6. Depending on who you identify as the culprit, you may have choices as to what to do with the student. If you think, the student behavior is not within the norm, you may consider sending their butts to the counseling office. They may need to modify their plan.

7. You may consider behavior contracts for some or all of the disruptive students who are failing your class and you think they may be. Create a template, state the goal, steps and every day have the student sign they did what they were suppose to do in your class.

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I don't want to keep calling the office to intervene, yet the classes are now irreversibly out of control. Is there another tactic?
8. I understand how you feel, but I don't agree with it. However, I want to know what steps or actions Adm. have taken to accommodate your hearing issue? They could begin by giving you smaller classes. We accommodate and modify for students every day, teachers have rights too. You have rights too.

9. Making them go outside and enter the room again appropriately is nothing but a reward to them. You lose valuable teaching time and they do nothing instead.

10. Have you give them assign seats yet? Have you contacted their parents? Have you set teacher/student/another teacher conference and documented?
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Old 02-11-2019, 08:30 PM
 
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The classes used to be under control. I had the procedures and expectations established and a good relationship with the students. But after the first quarter, students realized that I can't apply consequences for their actions (I can't identify individuals if there are more than four or five disruptions) and the class environment has gotten steadily worse since then.
Yep. Once you lose them, it is way harder to regain control.

Were they “tight ship” under control or were they “not wild” under control first quarter? I ask because I have never witnessed a “tight ship” escalate to the behaviors yours are exhibiting. I’m going to have to reel in a few of mine because my ship isn’t running as tightly as I prefer. Today we sat in traditional straight rows because they couldn’t handle groups to my satisfaction.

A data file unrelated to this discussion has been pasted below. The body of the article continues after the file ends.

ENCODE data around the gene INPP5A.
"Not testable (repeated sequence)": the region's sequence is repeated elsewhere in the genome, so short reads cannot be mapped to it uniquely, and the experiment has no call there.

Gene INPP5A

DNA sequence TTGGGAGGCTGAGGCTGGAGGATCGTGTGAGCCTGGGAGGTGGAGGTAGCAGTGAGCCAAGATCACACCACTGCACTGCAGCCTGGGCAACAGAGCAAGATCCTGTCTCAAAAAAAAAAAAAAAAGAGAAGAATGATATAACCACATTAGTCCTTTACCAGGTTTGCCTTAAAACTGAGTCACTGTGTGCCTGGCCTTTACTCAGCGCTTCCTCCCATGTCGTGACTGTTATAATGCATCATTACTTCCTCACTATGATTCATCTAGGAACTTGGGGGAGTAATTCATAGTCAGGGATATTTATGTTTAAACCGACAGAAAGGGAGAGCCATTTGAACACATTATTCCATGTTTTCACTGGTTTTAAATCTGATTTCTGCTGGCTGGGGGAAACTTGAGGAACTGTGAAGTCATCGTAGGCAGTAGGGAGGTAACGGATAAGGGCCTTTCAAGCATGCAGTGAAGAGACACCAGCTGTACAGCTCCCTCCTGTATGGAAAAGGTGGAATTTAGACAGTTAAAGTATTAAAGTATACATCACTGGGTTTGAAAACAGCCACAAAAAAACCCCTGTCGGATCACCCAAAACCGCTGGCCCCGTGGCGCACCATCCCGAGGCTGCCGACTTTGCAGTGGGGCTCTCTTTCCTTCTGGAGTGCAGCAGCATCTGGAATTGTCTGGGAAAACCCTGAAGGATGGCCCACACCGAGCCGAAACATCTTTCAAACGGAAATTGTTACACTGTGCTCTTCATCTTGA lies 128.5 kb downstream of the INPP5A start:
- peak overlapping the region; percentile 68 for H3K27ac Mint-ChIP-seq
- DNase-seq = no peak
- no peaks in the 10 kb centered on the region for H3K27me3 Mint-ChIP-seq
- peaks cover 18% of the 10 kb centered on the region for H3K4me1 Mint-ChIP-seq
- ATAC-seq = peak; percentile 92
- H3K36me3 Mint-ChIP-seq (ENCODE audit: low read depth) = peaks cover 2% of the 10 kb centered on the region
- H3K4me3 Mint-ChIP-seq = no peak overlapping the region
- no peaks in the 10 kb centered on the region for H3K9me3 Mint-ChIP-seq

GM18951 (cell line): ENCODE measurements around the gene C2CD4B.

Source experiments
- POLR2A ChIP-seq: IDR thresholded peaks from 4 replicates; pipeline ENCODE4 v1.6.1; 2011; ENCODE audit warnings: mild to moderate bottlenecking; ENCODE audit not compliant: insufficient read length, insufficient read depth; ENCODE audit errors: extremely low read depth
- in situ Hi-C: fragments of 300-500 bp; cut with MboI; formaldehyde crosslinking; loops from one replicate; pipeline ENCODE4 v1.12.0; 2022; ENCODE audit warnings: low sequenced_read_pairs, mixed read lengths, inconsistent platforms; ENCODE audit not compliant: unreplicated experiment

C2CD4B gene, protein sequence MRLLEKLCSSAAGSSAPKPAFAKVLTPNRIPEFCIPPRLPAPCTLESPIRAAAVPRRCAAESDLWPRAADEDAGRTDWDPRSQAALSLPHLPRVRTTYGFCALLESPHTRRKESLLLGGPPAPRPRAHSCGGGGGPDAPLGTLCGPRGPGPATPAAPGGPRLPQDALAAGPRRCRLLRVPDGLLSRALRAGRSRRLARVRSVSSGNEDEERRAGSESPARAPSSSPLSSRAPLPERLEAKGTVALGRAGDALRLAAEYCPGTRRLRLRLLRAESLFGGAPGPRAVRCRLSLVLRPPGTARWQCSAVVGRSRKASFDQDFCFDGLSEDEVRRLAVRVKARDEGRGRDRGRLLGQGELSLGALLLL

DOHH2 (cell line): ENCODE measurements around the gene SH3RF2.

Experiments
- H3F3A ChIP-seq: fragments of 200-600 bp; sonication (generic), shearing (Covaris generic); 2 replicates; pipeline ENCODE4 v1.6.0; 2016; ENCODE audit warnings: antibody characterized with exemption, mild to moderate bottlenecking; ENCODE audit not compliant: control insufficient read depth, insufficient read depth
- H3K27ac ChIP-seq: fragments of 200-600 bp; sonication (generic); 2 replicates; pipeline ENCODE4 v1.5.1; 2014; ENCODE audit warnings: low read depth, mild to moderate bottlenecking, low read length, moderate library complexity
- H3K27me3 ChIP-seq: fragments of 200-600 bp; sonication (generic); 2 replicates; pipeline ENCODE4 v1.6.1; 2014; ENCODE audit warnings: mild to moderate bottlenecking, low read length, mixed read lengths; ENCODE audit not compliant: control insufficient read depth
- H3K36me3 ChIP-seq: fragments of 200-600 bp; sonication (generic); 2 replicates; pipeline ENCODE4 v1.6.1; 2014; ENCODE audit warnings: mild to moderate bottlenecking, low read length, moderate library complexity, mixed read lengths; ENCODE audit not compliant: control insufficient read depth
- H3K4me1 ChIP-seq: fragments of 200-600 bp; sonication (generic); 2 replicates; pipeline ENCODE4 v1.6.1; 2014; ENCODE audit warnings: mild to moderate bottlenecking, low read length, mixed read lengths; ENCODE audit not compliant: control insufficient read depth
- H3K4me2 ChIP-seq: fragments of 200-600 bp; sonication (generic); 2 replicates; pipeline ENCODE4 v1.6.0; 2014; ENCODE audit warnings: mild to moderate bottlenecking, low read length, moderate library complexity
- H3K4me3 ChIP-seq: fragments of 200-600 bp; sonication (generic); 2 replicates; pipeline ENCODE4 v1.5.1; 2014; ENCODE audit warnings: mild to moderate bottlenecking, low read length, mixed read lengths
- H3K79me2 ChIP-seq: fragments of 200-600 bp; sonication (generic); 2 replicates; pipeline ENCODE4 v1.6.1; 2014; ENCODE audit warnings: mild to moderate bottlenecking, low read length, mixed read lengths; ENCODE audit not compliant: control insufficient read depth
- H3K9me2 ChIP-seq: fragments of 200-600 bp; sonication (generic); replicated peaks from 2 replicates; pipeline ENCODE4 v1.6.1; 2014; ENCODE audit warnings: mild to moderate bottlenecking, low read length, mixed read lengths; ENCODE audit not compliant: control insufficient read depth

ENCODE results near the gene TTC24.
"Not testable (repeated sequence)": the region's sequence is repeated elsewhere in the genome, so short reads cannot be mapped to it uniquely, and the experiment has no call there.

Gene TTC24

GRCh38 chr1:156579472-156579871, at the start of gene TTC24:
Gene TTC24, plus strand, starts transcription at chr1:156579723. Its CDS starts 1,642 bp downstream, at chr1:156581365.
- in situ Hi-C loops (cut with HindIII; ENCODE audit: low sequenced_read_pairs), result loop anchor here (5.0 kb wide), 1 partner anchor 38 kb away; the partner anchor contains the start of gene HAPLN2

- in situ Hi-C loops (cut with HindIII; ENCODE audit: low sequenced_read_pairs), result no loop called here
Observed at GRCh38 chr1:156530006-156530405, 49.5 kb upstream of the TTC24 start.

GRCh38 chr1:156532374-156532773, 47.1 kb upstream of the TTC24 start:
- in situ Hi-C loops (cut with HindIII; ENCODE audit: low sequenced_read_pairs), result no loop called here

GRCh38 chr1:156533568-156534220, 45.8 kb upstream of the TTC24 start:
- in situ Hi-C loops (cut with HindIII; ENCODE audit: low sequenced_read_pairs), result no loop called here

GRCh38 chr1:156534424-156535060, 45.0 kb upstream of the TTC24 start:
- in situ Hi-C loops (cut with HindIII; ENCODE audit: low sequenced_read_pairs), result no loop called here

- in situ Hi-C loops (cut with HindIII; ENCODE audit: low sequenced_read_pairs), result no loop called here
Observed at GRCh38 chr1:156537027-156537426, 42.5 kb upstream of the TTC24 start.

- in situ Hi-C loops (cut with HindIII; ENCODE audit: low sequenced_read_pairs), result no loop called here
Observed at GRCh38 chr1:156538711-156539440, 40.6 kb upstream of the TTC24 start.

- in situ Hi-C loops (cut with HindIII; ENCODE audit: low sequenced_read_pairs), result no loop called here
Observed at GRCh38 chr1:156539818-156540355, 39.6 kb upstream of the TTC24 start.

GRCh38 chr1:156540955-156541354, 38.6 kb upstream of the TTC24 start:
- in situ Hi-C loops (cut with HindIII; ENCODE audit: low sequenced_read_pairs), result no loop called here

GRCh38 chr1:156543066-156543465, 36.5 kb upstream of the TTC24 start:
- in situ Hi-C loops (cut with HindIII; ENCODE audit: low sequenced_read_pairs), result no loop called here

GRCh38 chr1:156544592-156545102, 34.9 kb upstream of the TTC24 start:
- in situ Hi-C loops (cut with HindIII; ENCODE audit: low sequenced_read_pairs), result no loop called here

How do these kids behave for others? Sometimes we have those groups that are a hell on wheels. We have also changed schedules for groups that are particularly ornery. Separate the ring leaders.
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Old 02-11-2019, 08:40 PM
 
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Yes, you CAN identify individuals. You can't identify EVERY individual, but you just did identify some of them here. You saw people partying at the pencil sharpener. Name one of them. You saw people throwing crayons. Write down the name of someone you saw throwing a crayon. Write it on a referral. He's going to holler not fair because he wasn't the only one. So what? Write it up. It doesn't matter if you catch all of them. Write it up, call parents, separate them from the group. One at a time.

Make them line up outside the room and do not let them enter talking. Don't let them all come in at once. You stand at the door and greet them individually and control who comes in and how.
Have them enter one at a time in an orderly fashion. If someone talks or fails to go to his seat, call him back and keep him out - before you let any more kids in.

You're right that you can't keep calling the principal in to fight your battles for you. It only makes you look bad.
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Old 02-12-2019, 02:39 AM
 
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From your posts, I've noticed that this is a recurring issue. The students have your number--they know they will not be disciplined--so they treat your class like a free-for-all.

You have mentioned before that your hearing is not acute, and that's why you can't discern who's misbehaving. So you are going to have to identify people visually. Do you know them all by sight and all by name? Get a copy of last year's yearbook so you can use the student photos.

What is the school procedure for disciplining students who can't be controlled? Demerits, referral to counselor/office, call home, what? Follow it, with no exceptions.

Can you adequately separate the students in the seating plan? Can you find more space to put more space between students?